A gentle method to unlock the mysteries of the deep brain

An established and truly non-invasive analysis technique.

The electroencephalogram records the electrical activity of the brain in a non-invasive way using 256 electrodes placed on the scalp. Thanks to mathematical algorithms combined with anatomical imaging, we can see what is happening in the deepest part of our brain, without having to enter it directly. © UNIGE
The electroencephalogram records the electrical activity of the brain in a non-invasive way using 256 electrodes placed on the scalp. Thanks to mathematical algorithms combined with anatomical imaging, we can see what is happening in the deepest part of our brain, without having to enter it directly. © UNIGE

The Subcortex regions of the brain are located below the cerebral cortex and completely covered by it. As they are located in the deepest reaches, the feasibility to detect subcortical signals is a matter of debate. Scientists do know the critical role the regions play in motor, emotional and associative activity, but they do not exactly know their functions.

Existing treatments for regulating and measuring the activity of the subcortical areas are highly invasive, and sometimes work without us really knowing how.

Now, scientists at the University of Geneva Switzerland in collaboration with Cologne University (Germany) have investigated whether a non-invasive method – electroencephalography (EEG) – could be employed in tandem with mathematical algorithms to measure this brain activity externally.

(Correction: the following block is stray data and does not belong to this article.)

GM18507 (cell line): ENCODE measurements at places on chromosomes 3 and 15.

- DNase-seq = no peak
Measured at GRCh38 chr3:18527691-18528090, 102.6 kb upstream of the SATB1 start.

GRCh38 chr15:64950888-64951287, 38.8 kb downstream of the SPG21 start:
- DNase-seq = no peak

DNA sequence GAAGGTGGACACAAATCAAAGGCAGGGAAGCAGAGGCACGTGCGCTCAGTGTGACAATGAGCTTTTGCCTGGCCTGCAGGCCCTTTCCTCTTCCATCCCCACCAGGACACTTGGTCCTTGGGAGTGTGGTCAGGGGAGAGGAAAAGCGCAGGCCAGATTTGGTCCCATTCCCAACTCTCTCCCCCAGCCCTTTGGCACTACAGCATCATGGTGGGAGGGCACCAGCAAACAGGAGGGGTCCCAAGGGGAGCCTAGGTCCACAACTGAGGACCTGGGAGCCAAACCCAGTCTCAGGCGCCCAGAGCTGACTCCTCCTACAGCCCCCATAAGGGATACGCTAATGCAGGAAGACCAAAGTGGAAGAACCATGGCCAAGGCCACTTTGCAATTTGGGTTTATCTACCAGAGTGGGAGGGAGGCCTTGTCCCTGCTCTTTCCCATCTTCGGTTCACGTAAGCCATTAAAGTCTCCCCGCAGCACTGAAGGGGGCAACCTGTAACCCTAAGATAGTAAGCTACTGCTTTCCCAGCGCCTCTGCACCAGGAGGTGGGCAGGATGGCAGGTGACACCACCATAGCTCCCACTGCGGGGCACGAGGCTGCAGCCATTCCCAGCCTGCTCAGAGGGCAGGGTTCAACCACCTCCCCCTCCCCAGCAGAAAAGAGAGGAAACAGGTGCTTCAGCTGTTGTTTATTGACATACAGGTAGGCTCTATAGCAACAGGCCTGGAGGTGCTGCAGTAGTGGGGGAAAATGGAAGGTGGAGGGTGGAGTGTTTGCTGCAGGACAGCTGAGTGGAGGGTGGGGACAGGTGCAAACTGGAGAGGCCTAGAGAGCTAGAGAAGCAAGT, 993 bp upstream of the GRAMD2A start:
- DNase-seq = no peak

For the first time, they proved that this technique is able to record signals usually only seen by implanting electrodes in the brain.

Using the technique, scientists were able to quantify and record the electrical activity of the subcortical areas of four OCD and Tourette’s patients who had been given electrode implants. While doing this, patients were equipped with an EEG as the scientists measured the activity of the same areas from the surface.

Scientists also developed mathematical algorithms to precisely interpret the data provided by the EEG and ascertain where the brain activity was coming from. The outcomes they received correlated perfectly.

Christoph Michel, a professor in the Department of Basic Neurosciences in UNIGE’s Faculty of Medicine said, “In obtaining highly similar signals as with the implants, we finally proved that surface EEG can be used to see what is happening in the deepest part of the brain without having to go into it directly!”

Martin Seeber, a researcher in the Department of Basic Neurosciences and the study’s first author. said, “Current treatments, based on deep brain stimulation are highly invasive: implanting electrodes into the center of the brain, which is stimulated electrically by an external stimulator. Although this technique has been shown to be effective in Parkinson’s, unfortunately, it doesn’t work so well for OCD and Tourette syndrome.”

Michel said, “To improve existing treatments, it has become essential to understand how these subcortical zones function and how they communicate. Since implanting electrodes is an extremely invasive technique, another method was called for to increase the number of subjects studied.”

“We naturally thought of EEG, which records the electrical activity of the brain using 256 electrodes placed on the scalp. But is it really possible to measure deep brain activity from outside the skull?”

“Lastly, we hope that in time we’ll be able to stimulate the deep brain areas from the surface via an electromagnetic treatment, doing away with electrode implants in the brain once and for all!”

Seeber said, “Now that we know that EEG can be used to analyze the subcortical zones. We can try to understand how they communicate with each other and the cortex in the hope that we’ll be able to better understand the causes of diseases such as Tourette’s and OCD.”

Scientists are further planning to use the technique to improve current treatment methods, based on rebalancing network interactions using a very slight electric shock. They would also like to apply them to other diseases such as obesity, addiction or Alzheimer’s.

The results are published in Nature Communications.